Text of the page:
BARBARA A. DITTMAN, GARY R. DOUGLAS, ALICE PASTIRIK, JOANN DECOLATI, TINA SORRENTINO, KRISTEN CUSHMAN AND SHANNON MOLYNEAUX, INDIVIDUALLY AND ON BEHALF OF ALL OTHERS SIMILARLY SITUATED, Appellants v. UPMC D/B/A THE UNIVERSITY OF PITTSBURGH MEDICAL CENTER, AND UPMC McKEESPORT, Appellees
The question before this Court is whether Appellants have stated a cause of action against UPMC for negligence. More particularly, we must determine whether UPMC owed Appellants a duty of reasonable care in the collection and storage of its employees' personal information and data. After a discussion of the five factors set forth by our Supreme Court in Althaus ex. Rel. Althaus v. Cohen, 756 A.2d 1066 (Pa. 2000), the Majority would conclude that UPMC owed no duty to Appellants. However, upon review, I disagree with the Majority's conclusion.
“[T]o maintain a negligence action, the plaintiff must show that the defendant had a duty “to conform to a certain standard of conduct;” that the defendant breached that duty; that such breach caused the injury in question; and actual loss or damage.” Phillips v. Cricket Lighters, 841 A.2d 1000, 1008 (Pa. 2003). In determining whether a duty of care exists, we consider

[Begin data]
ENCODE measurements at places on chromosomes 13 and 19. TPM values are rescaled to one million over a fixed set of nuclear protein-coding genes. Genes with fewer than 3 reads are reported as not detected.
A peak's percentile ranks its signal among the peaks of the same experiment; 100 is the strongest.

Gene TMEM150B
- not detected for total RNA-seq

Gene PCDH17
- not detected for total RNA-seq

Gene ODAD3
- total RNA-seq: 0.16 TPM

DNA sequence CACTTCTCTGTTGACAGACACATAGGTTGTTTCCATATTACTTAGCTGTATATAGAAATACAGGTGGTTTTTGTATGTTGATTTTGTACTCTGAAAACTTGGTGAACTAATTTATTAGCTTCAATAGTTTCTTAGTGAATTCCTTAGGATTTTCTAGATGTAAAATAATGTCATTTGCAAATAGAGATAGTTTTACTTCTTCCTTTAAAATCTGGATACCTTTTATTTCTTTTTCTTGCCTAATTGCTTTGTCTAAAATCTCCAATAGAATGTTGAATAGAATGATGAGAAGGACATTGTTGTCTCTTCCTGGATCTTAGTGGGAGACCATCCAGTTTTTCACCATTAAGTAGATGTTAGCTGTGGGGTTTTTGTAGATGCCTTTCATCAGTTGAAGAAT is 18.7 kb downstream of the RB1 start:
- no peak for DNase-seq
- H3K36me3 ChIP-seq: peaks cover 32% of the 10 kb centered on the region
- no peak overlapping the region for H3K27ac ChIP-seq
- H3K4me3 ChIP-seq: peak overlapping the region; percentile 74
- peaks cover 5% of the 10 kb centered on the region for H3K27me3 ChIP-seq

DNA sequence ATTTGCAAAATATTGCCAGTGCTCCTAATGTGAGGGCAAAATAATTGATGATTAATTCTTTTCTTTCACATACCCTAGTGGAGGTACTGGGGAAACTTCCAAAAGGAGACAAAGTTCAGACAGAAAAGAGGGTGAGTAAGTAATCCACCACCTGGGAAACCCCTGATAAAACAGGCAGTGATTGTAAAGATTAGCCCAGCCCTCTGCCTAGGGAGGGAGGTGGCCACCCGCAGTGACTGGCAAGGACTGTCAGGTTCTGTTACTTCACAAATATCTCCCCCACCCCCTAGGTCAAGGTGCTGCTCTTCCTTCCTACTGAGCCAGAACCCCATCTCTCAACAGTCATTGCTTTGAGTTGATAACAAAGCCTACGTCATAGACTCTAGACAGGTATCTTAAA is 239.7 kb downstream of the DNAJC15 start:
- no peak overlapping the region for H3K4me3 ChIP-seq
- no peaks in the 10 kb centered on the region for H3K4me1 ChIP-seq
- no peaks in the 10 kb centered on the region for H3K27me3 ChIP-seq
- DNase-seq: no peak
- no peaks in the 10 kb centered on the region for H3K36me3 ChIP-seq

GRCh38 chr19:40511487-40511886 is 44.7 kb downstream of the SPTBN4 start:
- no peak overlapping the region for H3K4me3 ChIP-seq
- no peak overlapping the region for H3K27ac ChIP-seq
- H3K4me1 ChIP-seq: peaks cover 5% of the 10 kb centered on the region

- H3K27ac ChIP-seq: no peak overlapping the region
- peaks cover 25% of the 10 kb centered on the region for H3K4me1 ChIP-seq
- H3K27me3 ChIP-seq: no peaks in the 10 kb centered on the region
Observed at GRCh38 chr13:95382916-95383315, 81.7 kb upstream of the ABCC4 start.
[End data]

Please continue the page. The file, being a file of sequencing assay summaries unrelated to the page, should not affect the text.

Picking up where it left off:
1. the relationship between the parties;
2. the social utility of the actor's conduct;
3. the nature of the risk imposed and foreseeability of the harm incurred;
4. the consequences of imposing a duty upon the actor; and
5. the overall public interest in the proposed solution.
Althaus, 756 A.2d at 1169; accord Seebold v. Prison Health Servs., Inc., 57 A.3d 1232, 1243 (Pa. 2012). As the Majority correctly states, “[w]e will find a duty where the balance of these factors weigh in favor of placing such a burden on a defendant.” Slip Opinion at 6 (internal quotation marks omitted) (quoting Phillips, 841 A.2d at 1008-09).
The Majority would conclude that the second through fifth factors weigh against the imposition of a duty upon UMPC. Upon review, however, I would conclude that the balance of the Althaus factors weighs in favor of imposing a duty of reasonable care upon UPMC.
Regarding the first Althaus factor, the Majority correctly observes that the parties had an employer-employee relationship, and that “[t]his type of relationship traditionally has given rise to duties on the employer.” Slip Opinion at 7 (citation omitted). Thus, the Majority weighed this factor in favor of imposing a duty upon UPMC. Id.
Regarding the second and third Althaus factors, the Majority states that there is “an obvious social utility” in the practice of storing information electronically. Id. The Majority observes that there is an increased risk in storing electronic information, and that it is foreseeable that harm from breaches would be incurred. Id. The Majority recognizes that while the criminal acts of a third party may constituted a superseding cause,
an actor may still be liable for his negligence[,] despite the superseding criminal acts of another if, at the time of his negligent conduct, he realized or should have realized the likelihood that such a situation might be created and that a third person might avail himself of the opportunity to commit such a tort or crime.